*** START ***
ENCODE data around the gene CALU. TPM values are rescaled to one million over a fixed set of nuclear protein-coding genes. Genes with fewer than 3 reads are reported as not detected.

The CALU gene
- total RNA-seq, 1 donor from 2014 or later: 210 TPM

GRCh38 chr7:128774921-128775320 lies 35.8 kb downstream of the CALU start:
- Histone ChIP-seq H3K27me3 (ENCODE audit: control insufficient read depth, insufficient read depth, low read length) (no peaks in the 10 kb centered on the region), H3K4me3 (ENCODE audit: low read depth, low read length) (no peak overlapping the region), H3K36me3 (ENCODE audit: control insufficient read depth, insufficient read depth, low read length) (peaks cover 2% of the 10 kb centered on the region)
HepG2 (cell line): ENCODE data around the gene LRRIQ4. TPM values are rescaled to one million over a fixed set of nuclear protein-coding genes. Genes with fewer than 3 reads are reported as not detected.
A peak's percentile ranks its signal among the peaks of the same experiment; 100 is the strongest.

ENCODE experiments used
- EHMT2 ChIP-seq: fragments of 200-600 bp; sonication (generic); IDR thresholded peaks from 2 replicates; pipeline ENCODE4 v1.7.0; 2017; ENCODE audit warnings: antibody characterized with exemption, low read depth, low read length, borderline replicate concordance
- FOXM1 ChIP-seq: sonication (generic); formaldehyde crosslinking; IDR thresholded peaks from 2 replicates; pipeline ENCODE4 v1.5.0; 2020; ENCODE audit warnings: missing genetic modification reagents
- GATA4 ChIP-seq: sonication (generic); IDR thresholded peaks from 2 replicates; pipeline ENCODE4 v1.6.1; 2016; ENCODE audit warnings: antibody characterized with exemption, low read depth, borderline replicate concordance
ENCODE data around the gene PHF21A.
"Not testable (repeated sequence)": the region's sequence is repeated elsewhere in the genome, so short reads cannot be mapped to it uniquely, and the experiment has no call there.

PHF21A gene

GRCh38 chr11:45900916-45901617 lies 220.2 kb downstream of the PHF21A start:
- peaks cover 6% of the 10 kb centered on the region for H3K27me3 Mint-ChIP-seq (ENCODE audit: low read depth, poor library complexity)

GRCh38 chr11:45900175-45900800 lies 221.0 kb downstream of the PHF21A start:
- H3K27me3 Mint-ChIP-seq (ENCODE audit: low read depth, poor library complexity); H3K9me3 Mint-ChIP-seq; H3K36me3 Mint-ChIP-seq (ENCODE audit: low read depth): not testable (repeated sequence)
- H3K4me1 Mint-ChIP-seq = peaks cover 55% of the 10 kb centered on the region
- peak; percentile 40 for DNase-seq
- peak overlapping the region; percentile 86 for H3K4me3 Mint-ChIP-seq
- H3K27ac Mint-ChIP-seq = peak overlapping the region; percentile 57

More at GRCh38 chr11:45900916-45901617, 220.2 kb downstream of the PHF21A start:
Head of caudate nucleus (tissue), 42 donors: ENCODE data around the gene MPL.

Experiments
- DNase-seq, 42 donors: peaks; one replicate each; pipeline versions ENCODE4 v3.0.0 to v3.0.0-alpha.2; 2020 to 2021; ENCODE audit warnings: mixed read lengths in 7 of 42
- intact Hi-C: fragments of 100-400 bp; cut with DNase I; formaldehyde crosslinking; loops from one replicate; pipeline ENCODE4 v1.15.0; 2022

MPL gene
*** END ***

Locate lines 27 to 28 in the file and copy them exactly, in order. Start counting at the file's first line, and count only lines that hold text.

- intact Hi-C: fragments of 100-400 bp; cut with DNase I; formaldehyde crosslinking; loops from one replicate; pipeline ENCODE4 v1.15.0; 2022

MPL gene